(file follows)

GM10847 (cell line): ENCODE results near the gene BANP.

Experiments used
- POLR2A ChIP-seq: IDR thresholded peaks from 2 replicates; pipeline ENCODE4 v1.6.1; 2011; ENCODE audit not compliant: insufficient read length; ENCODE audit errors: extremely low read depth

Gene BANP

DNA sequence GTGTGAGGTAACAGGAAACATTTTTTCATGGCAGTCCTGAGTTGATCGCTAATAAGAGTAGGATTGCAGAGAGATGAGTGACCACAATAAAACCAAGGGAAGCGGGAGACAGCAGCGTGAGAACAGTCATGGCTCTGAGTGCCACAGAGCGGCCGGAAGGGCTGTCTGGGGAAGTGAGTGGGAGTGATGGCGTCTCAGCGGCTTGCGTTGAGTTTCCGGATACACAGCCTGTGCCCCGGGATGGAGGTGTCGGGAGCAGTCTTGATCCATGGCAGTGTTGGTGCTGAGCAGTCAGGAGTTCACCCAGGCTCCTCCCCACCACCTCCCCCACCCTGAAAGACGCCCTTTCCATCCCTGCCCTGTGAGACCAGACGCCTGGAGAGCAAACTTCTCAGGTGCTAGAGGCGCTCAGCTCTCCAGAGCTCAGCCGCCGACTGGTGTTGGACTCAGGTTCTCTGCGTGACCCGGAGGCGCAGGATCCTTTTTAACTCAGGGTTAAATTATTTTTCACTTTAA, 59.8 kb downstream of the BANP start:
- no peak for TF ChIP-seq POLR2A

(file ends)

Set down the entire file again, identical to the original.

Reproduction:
GM10847 (cell line): ENCODE results near the gene BANP.

Experiments used
- POLR2A ChIP-seq: IDR thresholded peaks from 2 replicates; pipeline ENCODE4 v1.6.1; 2011; ENCODE audit not compliant: insufficient read length; ENCODE audit errors: extremely low read depth

Gene BANP

DNA sequence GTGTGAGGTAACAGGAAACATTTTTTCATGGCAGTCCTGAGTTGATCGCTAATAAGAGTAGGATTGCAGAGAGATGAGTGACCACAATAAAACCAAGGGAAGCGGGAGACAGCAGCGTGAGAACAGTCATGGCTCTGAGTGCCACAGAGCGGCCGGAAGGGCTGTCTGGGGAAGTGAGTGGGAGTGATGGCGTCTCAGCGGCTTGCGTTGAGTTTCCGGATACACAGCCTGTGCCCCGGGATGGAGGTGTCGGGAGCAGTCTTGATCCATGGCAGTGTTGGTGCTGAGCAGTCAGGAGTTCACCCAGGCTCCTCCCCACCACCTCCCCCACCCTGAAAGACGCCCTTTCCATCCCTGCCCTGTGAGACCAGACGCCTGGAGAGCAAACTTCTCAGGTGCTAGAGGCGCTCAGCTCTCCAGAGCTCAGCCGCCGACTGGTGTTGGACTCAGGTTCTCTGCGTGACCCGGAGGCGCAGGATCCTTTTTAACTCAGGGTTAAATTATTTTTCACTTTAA, 59.8 kb downstream of the BANP start:
- no peak for TF ChIP-seq POLR2A